• If we were going to optimize the queue for clearing flags; then it should show us the most common accept/decline reasons one click away. That alone would make us a lot faster (because most non 'other' flags can be cleared with a high degree of accuracy in a very short amount of time).

    • The "move comments to chat" does not have optimized actions. It takes the following actions:

      1. Visit the post
      2. click "mod" -> "move comments to chat"
      3. Click the special "Show all deleted comments"
      4. Undelete the comment that told everyone the moderator moved the comments to chat.
    • The "duplicate post" flag doesn't have an optimized workflow. It takes the following actions:

    • Click on all duplicates in new tabs, opening them.

    • Check each duplicate answer, and each question, and make sure they're actually duplicates, and that keeping them around is not viable.
    • if they shouldn't be kept around, delete the one with the flag so that another moderator will be able to see it in the future.

    How workflows could be optimized:

Not an answer

Make "Decline" a first level action, so instead of this:

enter image description here

Moderators see this: enter image description here

Other

Another moderator brought this up, and I don't want to steal their thunder, but it's a really good idea. The 'other' queue should segment flags based on keywords. Often the 'other' queue includes flags asking us to 'migrate' posts. While not foolproof, including customized buttons that handle posts with the word 'migrat|e|ion|ed' in them, including an one-step-decline button if it's older than 60 days.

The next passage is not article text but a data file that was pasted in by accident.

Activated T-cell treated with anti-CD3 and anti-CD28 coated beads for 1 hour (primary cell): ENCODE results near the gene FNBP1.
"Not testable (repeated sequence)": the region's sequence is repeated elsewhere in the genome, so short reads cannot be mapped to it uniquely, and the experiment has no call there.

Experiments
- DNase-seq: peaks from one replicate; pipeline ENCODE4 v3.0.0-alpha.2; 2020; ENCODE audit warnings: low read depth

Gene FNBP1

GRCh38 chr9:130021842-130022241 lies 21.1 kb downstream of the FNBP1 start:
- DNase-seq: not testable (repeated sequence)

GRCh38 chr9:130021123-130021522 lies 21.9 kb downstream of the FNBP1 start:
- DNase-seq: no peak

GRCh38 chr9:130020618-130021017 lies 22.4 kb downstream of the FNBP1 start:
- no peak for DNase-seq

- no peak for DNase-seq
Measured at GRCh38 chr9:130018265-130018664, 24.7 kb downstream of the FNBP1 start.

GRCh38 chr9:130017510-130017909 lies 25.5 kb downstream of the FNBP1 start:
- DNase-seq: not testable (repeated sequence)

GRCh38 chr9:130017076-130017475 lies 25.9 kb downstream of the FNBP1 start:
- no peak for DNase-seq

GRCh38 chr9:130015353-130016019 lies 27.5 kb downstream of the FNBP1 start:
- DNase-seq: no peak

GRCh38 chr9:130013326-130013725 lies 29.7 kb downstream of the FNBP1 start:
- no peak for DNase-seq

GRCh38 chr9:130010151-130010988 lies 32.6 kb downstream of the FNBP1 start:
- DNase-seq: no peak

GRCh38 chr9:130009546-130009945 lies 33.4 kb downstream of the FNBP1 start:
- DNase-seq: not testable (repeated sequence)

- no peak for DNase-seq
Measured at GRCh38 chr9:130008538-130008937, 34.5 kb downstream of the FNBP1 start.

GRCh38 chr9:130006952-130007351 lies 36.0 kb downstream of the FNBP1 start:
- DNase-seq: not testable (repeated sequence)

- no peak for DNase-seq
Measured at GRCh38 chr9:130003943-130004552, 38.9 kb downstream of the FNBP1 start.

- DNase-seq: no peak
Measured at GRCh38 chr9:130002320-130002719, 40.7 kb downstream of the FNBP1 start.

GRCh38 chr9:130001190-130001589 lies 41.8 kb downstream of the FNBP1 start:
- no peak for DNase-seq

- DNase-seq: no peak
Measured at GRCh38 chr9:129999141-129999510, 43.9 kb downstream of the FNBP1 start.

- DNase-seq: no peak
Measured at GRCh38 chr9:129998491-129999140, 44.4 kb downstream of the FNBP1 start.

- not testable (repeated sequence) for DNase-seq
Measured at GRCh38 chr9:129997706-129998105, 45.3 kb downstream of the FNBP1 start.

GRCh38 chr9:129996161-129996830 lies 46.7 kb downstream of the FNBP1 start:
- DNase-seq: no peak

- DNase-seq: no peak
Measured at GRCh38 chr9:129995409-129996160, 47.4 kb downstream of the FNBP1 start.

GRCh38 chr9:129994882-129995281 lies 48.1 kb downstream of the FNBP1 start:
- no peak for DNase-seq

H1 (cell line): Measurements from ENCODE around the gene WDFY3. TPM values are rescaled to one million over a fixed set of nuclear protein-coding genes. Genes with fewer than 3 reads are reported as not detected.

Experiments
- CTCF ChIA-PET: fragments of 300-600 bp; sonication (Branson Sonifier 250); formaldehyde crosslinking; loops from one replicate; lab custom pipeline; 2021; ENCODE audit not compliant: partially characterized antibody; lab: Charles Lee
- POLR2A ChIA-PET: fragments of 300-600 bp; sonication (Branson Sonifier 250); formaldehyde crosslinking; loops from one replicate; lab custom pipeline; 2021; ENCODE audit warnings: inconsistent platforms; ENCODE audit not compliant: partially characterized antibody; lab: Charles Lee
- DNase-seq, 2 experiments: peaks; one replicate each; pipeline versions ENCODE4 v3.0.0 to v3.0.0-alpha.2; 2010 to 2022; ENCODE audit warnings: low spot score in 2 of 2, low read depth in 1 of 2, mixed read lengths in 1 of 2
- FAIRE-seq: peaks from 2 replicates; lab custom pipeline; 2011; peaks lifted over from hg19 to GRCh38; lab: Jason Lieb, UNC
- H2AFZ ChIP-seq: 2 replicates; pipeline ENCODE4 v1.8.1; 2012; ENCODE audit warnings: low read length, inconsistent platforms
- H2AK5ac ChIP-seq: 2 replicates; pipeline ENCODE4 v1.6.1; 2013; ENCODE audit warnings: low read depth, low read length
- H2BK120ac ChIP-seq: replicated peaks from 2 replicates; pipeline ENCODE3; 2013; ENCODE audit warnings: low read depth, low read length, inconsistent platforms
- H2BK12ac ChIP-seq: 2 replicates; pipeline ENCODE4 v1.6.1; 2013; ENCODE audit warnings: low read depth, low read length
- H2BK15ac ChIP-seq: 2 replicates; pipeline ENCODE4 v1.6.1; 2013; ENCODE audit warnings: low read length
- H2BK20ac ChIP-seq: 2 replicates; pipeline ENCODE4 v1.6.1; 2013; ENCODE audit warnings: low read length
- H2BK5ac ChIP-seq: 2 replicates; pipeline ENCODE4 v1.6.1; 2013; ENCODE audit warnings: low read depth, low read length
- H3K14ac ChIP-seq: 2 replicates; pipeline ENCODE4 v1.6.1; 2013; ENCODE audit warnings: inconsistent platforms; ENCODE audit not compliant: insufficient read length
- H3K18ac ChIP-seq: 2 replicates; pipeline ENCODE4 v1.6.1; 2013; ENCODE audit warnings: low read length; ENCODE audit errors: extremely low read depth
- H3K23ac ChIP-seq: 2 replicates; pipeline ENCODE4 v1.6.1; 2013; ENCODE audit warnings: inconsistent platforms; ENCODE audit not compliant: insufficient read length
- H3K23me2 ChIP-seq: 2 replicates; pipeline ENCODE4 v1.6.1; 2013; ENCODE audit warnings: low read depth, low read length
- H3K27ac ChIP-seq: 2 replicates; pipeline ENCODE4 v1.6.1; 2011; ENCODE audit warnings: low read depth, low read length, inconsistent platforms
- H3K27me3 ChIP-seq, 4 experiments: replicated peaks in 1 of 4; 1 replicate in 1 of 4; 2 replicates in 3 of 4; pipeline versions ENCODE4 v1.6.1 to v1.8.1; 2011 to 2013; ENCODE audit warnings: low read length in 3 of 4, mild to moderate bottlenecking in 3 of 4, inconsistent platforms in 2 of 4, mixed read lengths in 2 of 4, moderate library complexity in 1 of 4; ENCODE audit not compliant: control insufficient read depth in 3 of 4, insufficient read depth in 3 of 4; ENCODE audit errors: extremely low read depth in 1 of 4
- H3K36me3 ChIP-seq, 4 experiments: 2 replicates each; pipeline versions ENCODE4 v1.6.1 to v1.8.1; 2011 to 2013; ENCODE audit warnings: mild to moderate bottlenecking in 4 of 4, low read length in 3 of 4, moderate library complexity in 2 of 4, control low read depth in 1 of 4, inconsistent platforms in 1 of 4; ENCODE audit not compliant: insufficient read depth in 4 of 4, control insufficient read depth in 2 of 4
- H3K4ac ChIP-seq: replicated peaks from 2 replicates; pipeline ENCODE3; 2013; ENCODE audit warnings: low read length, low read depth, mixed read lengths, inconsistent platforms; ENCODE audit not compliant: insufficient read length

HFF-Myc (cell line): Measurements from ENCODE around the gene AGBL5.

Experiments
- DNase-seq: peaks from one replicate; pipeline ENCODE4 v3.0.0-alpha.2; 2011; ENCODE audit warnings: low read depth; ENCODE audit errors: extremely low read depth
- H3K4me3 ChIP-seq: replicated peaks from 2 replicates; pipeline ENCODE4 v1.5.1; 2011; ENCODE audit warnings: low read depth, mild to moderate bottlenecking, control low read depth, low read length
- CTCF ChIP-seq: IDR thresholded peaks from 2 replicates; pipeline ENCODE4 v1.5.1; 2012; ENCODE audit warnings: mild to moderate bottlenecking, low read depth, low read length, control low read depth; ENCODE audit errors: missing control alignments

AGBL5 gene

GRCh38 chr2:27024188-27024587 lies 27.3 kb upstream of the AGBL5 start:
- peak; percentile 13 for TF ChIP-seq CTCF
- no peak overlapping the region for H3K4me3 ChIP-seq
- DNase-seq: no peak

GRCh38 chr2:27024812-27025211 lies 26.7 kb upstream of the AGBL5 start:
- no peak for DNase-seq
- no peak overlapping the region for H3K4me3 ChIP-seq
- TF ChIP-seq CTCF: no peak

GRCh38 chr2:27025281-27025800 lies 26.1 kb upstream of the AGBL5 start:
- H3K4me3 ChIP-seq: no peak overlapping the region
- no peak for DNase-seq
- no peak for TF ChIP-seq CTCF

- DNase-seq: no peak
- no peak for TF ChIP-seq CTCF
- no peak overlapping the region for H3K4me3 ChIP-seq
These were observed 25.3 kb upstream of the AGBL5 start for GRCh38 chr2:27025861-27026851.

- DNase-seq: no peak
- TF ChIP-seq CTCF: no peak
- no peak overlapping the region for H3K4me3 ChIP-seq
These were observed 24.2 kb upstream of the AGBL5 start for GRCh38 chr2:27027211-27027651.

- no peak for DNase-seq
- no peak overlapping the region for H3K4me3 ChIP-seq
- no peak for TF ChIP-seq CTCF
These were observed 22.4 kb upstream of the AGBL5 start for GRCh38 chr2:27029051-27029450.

"Too Many Comments"

I addressed this above, but simply posts with multiple flags for comments or an auto-flag for too many comments should have streamlined handling. the top level buttons (one click) should be:

  • No Further Action (it's an auto flag, so it shouldn't need me to pick helpful/decline)
  • Move and Delete
  • Purge

Sock puppet "other" flags

Sock puppetry is one of the most time consuming parts of moderating the other flag. This is a stretch goal (as I don't think it'll ever get fixed), but we should be able to see side-by-side data for users accused of sockpuppetry right in the mod queue (terms like 'sockpuppet' 'targetted voting', or change the dialog to look at puppets). We should be able to see the trend of votes between this user and their accused puppet, as well as if they share any identifying information, right from the mod queue (please log it, as the system currently does).

Over all, the mod queue needs many little tweaks to be optimized for handling the load of flags we get quickly. If you trust us to be your moderators, you should also be able to trust us with the tools for moderation.

Jeff Atwood wrote in 2011 about this; but from a point of view that "declining should be rare", so of course the moderator queue's workflow reflects that. But times have changed. We now have multiple review and triage queues, and we use flags to ensure those queues are right. We also use those flags to warn/suspend/ban users through the system (no human intervention) so it's critical that flags are accurate.

If you want to help moderators handle flags faster, there are multiple things you can do:

  • Help push for moderator Queue UI fixes
  • Use one of the predefined flag reasons wherever possible
  • Don't flag when you should be voting to close, even if you are out of close votes
  • help educate others on Meta about proper and improper flagging (I've seen a lot more of this lately, and that's great).